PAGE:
"But we are only just beginning to understand how the brain as an organ is influenced by the nutrients it derives from the foods we eat and how diets have an impact on our mental health."

And he added that addressing mental health problems with changes in diet was showing better results in some cases than using drugs or counselling.

The report, Feeding Minds, pointed out the delicate balance of minerals, vitamins and essential fats consumed had changed in the past five decades.

Researchers said the proliferation of industrialised farming had introduced pesticides and altered the body fat composition of animals due to the diet they are now fed.

For example, the report said chickens reach their slaughter weight twice as fast as they did 30 years ago, increasing the fat content from 2% to 22%.

The diet has also altered the balance of vital fatty acids omega-3 and omega-6 in chickens which the brain needs to ensure it functions properly.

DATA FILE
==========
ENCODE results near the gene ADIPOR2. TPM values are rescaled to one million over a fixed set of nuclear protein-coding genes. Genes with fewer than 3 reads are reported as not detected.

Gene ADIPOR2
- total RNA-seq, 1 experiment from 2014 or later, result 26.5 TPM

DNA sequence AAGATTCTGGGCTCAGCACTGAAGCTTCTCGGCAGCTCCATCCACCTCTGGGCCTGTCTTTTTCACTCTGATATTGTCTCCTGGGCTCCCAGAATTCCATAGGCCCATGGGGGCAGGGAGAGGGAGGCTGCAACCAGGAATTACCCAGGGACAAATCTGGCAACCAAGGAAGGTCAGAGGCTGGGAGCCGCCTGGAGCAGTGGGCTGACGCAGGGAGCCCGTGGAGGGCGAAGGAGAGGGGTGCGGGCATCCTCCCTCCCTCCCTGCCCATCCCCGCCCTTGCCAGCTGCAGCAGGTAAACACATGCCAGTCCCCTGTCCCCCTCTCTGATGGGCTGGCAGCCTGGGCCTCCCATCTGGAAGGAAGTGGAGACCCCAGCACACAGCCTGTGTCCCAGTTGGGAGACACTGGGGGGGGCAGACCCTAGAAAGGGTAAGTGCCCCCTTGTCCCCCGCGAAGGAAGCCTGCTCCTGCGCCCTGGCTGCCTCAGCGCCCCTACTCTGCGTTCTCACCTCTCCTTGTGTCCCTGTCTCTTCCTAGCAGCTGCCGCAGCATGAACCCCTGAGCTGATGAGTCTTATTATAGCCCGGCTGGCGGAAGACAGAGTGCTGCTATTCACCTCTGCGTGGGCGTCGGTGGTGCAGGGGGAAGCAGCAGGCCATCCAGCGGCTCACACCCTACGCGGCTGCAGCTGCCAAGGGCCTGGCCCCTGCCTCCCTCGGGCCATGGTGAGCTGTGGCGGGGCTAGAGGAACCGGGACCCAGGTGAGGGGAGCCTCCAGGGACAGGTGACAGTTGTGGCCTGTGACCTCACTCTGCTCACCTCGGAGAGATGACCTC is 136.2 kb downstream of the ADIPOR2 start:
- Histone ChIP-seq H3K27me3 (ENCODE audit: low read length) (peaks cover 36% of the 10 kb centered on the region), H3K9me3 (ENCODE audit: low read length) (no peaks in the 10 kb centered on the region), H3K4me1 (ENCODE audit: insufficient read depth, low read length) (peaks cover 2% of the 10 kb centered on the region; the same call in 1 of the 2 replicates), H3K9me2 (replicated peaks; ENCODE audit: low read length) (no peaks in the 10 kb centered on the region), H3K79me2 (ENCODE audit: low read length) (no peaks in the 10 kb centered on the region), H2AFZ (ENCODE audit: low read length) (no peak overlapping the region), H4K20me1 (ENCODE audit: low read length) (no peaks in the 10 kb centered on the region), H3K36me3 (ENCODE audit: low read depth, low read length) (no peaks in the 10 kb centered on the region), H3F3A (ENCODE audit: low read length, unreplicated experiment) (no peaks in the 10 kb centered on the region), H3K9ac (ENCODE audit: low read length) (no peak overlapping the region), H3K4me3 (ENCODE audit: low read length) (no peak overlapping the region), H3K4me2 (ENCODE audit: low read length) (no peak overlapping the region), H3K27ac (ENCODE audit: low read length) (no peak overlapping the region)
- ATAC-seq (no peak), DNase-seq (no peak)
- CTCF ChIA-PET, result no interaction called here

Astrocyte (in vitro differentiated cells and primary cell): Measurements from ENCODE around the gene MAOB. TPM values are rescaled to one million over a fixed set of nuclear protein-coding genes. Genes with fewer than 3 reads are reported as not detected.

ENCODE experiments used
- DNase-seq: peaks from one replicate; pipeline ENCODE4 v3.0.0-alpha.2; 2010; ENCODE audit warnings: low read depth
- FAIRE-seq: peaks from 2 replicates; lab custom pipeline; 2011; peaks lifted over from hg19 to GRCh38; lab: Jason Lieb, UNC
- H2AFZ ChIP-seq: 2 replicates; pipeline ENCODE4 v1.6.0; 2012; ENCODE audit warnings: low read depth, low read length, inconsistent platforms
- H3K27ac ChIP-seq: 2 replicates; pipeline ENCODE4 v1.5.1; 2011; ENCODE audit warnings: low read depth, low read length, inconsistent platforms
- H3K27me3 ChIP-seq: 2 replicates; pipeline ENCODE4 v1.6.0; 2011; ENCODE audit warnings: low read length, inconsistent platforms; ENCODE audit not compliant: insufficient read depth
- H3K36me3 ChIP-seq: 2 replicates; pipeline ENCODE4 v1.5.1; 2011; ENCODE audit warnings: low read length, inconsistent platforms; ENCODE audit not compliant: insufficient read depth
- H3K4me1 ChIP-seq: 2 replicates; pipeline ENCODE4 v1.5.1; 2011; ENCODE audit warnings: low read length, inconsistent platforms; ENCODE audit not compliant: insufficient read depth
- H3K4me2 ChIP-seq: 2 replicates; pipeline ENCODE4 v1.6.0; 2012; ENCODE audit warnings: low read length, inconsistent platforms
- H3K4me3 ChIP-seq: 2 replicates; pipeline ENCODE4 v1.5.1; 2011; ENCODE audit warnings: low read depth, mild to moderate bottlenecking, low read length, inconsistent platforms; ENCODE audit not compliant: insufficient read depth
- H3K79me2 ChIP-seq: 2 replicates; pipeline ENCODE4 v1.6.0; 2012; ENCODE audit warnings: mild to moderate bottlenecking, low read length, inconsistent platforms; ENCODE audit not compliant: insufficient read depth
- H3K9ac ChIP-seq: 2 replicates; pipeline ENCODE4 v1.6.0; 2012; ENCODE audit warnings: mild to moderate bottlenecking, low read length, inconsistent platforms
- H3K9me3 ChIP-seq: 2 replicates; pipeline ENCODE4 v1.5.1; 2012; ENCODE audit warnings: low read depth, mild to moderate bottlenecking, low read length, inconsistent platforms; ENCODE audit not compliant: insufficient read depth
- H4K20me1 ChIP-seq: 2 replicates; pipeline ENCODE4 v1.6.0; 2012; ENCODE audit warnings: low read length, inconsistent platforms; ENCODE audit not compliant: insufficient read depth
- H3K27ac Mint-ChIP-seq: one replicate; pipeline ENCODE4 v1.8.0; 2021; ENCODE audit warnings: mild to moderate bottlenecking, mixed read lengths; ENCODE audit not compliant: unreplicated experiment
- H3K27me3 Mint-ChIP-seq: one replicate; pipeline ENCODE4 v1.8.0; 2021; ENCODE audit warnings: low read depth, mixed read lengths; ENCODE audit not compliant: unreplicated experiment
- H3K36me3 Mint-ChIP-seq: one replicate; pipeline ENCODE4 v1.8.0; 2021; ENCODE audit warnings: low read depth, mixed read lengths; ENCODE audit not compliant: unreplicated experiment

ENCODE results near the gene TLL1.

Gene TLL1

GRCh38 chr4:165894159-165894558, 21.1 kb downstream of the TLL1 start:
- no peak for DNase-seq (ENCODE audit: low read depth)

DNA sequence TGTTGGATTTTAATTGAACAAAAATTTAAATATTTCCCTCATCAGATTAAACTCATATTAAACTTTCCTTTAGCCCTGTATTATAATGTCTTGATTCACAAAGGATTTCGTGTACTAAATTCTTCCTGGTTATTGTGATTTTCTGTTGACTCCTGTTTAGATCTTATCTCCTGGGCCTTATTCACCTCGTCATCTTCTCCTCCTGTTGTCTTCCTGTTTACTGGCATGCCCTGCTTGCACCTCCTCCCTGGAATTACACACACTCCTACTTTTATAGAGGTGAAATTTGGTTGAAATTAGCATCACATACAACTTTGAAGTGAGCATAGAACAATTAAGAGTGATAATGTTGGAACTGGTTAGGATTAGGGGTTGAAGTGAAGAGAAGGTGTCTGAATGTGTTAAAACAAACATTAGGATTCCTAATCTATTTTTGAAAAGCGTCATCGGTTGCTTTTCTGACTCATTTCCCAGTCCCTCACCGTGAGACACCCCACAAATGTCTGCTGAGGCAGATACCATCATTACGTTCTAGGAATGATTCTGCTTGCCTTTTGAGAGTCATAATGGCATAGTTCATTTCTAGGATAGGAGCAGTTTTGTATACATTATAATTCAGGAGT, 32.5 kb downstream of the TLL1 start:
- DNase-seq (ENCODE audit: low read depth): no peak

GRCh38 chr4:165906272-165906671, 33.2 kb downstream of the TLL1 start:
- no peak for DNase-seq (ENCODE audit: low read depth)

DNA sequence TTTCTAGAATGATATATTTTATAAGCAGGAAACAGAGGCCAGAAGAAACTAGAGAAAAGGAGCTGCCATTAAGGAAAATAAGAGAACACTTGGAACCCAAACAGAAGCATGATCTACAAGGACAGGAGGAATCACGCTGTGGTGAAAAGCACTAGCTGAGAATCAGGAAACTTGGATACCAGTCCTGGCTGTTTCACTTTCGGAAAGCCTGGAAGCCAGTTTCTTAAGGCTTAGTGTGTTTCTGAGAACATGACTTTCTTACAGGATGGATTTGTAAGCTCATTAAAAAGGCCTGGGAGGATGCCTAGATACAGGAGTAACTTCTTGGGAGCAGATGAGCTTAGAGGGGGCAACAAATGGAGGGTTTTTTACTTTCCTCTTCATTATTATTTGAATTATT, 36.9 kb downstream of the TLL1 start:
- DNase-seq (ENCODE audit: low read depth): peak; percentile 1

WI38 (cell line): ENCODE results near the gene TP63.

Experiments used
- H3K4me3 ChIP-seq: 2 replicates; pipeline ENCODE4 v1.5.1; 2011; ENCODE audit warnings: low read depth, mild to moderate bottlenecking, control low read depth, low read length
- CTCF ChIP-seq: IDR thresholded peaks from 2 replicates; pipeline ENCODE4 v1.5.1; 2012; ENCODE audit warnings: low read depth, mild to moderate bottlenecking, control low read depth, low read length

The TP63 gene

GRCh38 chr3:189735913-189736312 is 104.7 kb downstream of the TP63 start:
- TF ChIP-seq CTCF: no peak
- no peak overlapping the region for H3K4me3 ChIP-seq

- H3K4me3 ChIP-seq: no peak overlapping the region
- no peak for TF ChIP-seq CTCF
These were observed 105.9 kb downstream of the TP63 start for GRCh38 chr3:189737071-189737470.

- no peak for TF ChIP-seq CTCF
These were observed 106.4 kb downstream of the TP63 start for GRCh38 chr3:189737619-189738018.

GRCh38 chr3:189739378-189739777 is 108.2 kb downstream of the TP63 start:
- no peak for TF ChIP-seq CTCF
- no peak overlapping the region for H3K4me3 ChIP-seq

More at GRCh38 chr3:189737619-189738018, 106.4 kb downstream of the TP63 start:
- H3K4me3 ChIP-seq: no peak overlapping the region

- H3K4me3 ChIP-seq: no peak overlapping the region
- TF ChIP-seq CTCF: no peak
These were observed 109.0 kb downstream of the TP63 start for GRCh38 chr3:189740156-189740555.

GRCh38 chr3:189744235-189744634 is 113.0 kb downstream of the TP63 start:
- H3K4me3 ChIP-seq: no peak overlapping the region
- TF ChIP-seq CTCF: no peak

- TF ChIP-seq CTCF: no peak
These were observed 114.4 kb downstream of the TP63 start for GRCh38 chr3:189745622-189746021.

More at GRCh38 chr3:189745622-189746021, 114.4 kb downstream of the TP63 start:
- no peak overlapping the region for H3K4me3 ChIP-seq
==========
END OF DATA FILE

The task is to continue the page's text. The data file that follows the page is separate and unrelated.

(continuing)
Fats

In contrast, saturated fats, consumption of which has been increasing with the boom in ready meals, act to slow down the brain’s working process.

The report said people were eating 34% less vegetables and two-thirds less fish – the main source of omega-3 fatty acids – than they were 50 years ago.

Such changes, the study said, could be linked to depression, schizophrenia, attention deficit hyperactivity disorder (ADHD) and Alzheimer’s disease.

The two groups urged people to adopt healthier diets, with more fresh vegetables, fruit and fish, and called on the government to raise awareness about the issue.

Report researcher Courtney Van de Weyer said: "The good news is that the diet for a healthy mind is the same as the diet for a healthy body.